Olmstead: the first landsacpe psychoarchitect

Michael Sperber in Harvard Magazine:

Fens For escape, Olmsted frequented the woods.

My mother died while I was so young that I have but a tradition of memory rather than the faintest recollection of her. While I was a small school boy, if I was asked if I remembered her, I could say ‘Yes; I remember playing in the grass and looking up at her while she sat sewing under a tree….’ [I]t has always been a delight to me to see a woman sitting under a tree, sewing and minding a child.

It is not far-fetched to suppose that Olmsted came into his calling because he sought with every fiber of his being to realize that vision. By introducing nature to the urban scene, he offered respite from the pathogenic influences of city life, “the symptoms of which,” he wrote, “are nervous tension, over-anxiety, hasteful disposition, impatience, [and] irritability.” Such symptoms could be reversed through exposure to pleasing rural scenery: “It is thus, in medical phrase, a prophylactic and therapeutic agent of value….”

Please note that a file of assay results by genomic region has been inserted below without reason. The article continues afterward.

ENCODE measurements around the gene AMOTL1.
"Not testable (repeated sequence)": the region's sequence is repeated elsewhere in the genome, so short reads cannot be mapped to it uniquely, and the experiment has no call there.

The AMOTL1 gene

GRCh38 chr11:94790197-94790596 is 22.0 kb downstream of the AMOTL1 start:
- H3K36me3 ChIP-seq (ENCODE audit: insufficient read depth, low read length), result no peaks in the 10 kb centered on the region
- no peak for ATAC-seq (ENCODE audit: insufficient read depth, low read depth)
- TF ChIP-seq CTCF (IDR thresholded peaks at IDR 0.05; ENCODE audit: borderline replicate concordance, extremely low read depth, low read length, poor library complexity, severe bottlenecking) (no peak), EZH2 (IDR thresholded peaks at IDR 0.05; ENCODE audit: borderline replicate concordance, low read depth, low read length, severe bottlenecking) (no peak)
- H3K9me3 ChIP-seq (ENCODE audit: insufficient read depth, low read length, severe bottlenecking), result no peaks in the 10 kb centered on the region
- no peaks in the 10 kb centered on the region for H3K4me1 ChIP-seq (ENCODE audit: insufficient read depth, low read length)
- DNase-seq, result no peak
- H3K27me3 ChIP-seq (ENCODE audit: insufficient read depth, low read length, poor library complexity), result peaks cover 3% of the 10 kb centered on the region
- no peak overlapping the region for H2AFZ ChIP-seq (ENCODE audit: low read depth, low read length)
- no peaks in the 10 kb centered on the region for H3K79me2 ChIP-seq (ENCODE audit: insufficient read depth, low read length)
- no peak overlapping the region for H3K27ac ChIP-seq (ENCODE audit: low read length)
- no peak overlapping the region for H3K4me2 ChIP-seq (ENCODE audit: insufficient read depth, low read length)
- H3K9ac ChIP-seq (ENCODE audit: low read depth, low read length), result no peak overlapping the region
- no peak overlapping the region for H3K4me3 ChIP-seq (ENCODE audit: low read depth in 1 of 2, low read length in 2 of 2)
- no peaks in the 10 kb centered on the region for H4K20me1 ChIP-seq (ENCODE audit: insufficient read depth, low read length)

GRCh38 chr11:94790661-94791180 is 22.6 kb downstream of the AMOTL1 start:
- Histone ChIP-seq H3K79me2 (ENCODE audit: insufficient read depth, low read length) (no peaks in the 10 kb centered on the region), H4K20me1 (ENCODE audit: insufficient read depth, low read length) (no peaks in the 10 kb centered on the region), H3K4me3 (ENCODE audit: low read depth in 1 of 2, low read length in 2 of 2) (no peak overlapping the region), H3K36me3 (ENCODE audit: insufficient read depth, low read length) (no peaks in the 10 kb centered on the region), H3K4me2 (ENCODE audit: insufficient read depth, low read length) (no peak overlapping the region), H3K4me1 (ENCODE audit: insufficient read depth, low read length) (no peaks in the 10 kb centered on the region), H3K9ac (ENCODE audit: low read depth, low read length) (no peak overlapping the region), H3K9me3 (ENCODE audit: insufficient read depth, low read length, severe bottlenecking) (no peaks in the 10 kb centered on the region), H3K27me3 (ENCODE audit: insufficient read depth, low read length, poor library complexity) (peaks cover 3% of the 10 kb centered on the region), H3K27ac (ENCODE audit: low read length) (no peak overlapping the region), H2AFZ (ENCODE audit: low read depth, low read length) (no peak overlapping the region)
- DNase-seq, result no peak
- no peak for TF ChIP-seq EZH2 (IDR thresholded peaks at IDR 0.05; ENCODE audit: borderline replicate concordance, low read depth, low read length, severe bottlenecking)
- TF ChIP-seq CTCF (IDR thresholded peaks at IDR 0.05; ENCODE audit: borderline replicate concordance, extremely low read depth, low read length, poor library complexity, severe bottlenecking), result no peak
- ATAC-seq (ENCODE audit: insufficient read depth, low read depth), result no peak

In a tragic irony, Olmsted had to be hospitalized, at McLean, for the last five years of his life. His medical record is sealed, but whatever the problem, it undoubtedly exacerbated the earlier posttraumatic stress disorder. He was alert enough, nevertheless, to note that certain of his concepts had been disregarded in the hospital-grounds construction: he complained to a family member, “They didn’t follow my plan, confound them!

More here.

Photo of Back Bay Fens, Boston. More on Boston’s Emeral Necklace, designed by Olmstead, here.